Thursday, April 19, 2018

How do we love? God's wisdom delivered in advance.

Read Luke 6:31

Every culture in the world has some form of what we often call the Golden Rule.  Some cultures or religions might consider it a law of reciprocity.  In the positive form, the way that we treat others is the way that we hope they treat us.  The negative is that if we don’t want to be treated in a certain way, then neither do our neighbors.

This can also apply to the condition of our hearts and minds.  What we do or do not desire for ourselves, we should also desire or not desire for the rest of humankind.

The golden rule is a good universal maxim for good living.  If everyone actually lived that way, national defense budgets would drop by 90%.  Taxes would drop by 90%.  Crime would drop by 90%. 

Facebook posts would mostly be about birthdays and grandkids.  There wouldn’t be any real divisive issues to provoke the vitriol lurking within us.

Sounds like a good rule.  Let’s adopt it.

The problem is that somehow, we become exclusive.  I would love for you to invite me over for a feast—burgers and dogs will suffice—so I invite you over spaghetti and meatballs.  Why yes, with olive oil peppers. Sure, I will throw in some bruschetta.

It’s a pretty good gig.  You cook this week.  I cook the next.  Sounds like God’s love in action to me.  Count me in!

I’ve got a friend that loans me a hundred bucks every now and then.  I’ve done it for him.  We’re good.

Sometimes, I stop by a friend’s house and pull the blue dumpsters up from the road before they blow to Kansas.  Sure enough, they return the favor in a couple weeks.

This is a pretty good system.  This tit-for-tat stuff works well. 

My boss treats me with respect, so I do the same.  I’ve worked in other places where that wasn’t the case and I sure did whatever I wanted when the boss was away.

This golden rule is just simple reciprocity.  I give so that I will receive.  In many religions past and perhaps some present, this was man’s relationship with their gods.

I give in expectation that the gods will return the favor:  do ut des

But this is not the model by which we relate to our God.  Our God gives us grace.  Our God pours out his favor upon us and we didn’t really do anything to deserve it.  Jesus did everything for us, so why does Jesus use this golden rule that seems to be universal and quite secular?

Perhaps we need to understand society, especially society in the time when Jesus came in the flesh.  Imagine concentric circles.  In the center are the very self-righteous.  These are Pharisees, Sadducees, Scribes, and others who believed themselves to be in good standing with the one true God.  There were probably some rich people in that circle as well. A healthy offering covers many sins, at least as far as society goes.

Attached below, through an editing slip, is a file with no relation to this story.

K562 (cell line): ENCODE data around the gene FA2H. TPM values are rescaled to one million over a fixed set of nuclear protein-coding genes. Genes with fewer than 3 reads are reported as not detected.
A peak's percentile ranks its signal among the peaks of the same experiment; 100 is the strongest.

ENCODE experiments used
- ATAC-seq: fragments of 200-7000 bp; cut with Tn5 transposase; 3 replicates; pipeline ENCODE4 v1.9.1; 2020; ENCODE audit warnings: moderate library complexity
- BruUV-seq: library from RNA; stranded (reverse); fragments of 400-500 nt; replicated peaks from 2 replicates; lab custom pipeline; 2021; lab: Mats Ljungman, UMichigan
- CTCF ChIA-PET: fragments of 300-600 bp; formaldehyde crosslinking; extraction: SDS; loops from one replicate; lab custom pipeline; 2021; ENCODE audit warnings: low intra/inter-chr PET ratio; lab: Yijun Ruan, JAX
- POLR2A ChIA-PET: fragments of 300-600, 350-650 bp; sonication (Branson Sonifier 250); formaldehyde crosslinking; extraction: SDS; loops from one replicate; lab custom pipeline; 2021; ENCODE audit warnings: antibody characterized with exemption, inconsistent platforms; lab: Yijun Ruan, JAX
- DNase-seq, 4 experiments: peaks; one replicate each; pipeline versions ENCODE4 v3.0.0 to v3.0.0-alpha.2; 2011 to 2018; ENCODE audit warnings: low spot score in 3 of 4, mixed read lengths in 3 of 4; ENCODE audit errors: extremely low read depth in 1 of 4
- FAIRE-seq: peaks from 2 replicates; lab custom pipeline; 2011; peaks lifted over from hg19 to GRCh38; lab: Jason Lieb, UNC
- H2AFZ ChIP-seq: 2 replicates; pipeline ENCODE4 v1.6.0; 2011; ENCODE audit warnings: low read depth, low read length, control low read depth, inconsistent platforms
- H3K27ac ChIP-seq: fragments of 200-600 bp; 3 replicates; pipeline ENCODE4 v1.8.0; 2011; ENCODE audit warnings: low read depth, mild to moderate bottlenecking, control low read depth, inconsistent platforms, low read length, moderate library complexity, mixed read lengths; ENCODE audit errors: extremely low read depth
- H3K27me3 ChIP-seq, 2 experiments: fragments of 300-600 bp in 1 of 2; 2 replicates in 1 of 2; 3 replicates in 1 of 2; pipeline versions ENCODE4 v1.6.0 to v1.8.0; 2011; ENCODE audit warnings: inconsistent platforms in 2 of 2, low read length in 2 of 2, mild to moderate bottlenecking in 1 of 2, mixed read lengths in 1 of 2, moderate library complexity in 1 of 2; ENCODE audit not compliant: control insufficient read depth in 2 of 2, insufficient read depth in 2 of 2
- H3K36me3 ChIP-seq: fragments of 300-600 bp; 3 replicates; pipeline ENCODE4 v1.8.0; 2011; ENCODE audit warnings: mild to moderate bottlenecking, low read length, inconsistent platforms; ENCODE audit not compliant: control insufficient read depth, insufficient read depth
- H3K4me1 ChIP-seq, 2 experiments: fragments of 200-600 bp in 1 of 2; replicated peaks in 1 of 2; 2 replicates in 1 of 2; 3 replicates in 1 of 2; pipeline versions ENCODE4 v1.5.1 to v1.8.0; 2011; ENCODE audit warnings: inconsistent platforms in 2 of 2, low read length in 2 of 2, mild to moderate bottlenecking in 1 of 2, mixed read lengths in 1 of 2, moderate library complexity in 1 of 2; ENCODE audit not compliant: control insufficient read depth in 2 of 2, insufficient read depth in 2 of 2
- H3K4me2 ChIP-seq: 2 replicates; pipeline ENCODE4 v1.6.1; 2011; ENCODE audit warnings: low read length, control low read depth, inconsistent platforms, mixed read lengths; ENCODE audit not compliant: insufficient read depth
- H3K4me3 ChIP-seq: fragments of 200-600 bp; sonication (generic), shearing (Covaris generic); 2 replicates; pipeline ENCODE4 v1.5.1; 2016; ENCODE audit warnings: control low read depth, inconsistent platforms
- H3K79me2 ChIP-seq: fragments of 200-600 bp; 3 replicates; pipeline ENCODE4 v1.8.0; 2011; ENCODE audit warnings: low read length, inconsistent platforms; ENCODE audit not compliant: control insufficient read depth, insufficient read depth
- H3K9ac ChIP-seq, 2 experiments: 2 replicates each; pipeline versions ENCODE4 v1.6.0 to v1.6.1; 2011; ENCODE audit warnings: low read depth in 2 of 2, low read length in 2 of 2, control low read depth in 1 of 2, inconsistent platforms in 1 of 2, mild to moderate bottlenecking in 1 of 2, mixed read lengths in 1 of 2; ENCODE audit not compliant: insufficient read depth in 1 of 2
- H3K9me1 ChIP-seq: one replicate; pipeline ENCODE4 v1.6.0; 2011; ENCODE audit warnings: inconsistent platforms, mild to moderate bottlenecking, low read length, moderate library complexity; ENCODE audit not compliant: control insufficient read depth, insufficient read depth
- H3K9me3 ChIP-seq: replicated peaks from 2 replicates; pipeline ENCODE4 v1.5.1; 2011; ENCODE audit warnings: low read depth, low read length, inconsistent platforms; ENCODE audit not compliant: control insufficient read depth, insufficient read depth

Then there were your law-abiding Jews.  They followed the Law of Moses and the administrative regulations tacked on by the Pharisees, paid their taxes and made their sacrifices and offerings.  They were good people but not quite inner circle material.  They bought general admission tickets to the Thunder Game.  They could only look at the skyboxes from the outside.

Then we get into the all others category.  Surely there are subcategories within this outer taxonomy.  I’m sure at the weekly Pharisee meeting during happy hour at the Phylactery Club, these nuances were discussed ad nauseum.  Nitpicking nuances was surely a favorite pastime of those in the inner circle.

What is it to nitpick nuances?  Read any Facebook post with a dozen or more comments that don’t involve grandchildren.

Would you rather be called before the Roman governor and have to enter his pagan palace or would you rather have to pass by the leper colony on your way to teaching Leviticus 19:18 at the Sadducee Seminar?  Which would be worse?

If you were part of the inner circle, life was generally good.  If you were on the outside, well, it was not so good.  Those in the middle, well every dog has his day, right?

I’m being purposely glib here to make the point that there were societal distinctions even among God’s Chosen People.  Elsewhere in the world, we see a caste system.  The ethnography of our own country is more complicated, but there are divisions and distinctions among people.

Money, celebrity, urban, rural, right and left seem to dissect us into groups that may or may not have much association with each other. 

What did Jesus say?  Do to others as you would have them do to you.

What did he not say?  There is nothing about the other person’s ability to reciprocate in his imperative statement to us.

There is nothing in this directive concerning the other person’s ability to pay us back or love us back or respond in any way.  The instruction is wisdom for our hearts.

We come once again to a couple dichotomies.